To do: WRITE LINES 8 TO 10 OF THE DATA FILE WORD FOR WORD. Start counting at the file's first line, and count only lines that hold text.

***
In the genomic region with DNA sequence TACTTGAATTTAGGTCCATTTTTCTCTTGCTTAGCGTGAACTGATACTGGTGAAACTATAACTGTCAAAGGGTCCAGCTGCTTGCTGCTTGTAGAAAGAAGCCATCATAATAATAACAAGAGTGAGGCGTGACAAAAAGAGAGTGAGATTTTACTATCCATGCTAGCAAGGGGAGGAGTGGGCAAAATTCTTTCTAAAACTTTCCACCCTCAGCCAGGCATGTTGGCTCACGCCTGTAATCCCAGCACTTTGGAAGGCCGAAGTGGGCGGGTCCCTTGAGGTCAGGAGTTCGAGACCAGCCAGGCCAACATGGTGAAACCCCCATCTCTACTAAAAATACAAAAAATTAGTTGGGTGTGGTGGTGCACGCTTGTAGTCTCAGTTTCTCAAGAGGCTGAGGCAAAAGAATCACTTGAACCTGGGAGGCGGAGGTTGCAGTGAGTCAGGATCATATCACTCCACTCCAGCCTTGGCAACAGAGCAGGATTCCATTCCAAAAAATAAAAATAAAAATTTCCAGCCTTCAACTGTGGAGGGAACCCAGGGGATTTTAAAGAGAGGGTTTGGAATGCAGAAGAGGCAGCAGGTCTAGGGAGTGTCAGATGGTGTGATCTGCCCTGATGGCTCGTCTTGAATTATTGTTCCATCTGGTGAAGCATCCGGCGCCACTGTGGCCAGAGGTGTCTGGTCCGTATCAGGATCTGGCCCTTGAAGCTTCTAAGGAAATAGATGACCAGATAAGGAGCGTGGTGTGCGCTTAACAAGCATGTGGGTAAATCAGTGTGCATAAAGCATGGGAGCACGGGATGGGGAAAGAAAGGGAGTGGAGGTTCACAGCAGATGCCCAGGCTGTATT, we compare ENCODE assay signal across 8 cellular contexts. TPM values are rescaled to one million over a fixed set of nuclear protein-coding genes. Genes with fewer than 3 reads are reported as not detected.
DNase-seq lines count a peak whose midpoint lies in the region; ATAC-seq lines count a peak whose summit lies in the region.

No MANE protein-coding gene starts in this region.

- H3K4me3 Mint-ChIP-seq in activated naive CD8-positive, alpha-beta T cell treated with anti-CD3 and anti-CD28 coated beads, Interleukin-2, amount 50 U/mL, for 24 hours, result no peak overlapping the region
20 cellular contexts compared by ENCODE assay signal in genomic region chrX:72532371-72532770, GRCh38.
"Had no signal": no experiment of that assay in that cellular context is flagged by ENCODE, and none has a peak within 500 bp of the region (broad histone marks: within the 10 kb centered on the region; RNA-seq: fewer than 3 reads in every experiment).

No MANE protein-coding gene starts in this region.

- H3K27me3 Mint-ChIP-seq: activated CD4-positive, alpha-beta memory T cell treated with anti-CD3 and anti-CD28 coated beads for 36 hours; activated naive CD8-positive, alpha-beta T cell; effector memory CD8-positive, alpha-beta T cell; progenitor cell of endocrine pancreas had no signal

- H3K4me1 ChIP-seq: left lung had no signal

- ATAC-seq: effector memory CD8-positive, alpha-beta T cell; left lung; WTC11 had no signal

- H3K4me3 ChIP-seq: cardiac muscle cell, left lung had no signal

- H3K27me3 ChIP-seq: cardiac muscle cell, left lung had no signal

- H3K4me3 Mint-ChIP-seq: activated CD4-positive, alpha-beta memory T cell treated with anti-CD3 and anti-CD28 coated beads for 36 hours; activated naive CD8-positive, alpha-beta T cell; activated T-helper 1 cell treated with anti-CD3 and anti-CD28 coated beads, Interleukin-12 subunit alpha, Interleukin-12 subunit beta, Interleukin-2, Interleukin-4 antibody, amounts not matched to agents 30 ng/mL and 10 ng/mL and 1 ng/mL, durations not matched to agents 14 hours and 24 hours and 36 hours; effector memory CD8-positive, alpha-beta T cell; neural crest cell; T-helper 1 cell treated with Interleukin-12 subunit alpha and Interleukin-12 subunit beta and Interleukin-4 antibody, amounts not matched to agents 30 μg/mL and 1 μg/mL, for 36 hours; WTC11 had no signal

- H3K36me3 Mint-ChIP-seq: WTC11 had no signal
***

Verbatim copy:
- H3K27me3 Mint-ChIP-seq: activated CD4-positive, alpha-beta memory T cell treated with anti-CD3 and anti-CD28 coated beads for 36 hours; activated naive CD8-positive, alpha-beta T cell; effector memory CD8-positive, alpha-beta T cell; progenitor cell of endocrine pancreas had no signal

- H3K4me1 ChIP-seq: left lung had no signal

- ATAC-seq: effector memory CD8-positive, alpha-beta T cell; left lung; WTC11 had no signal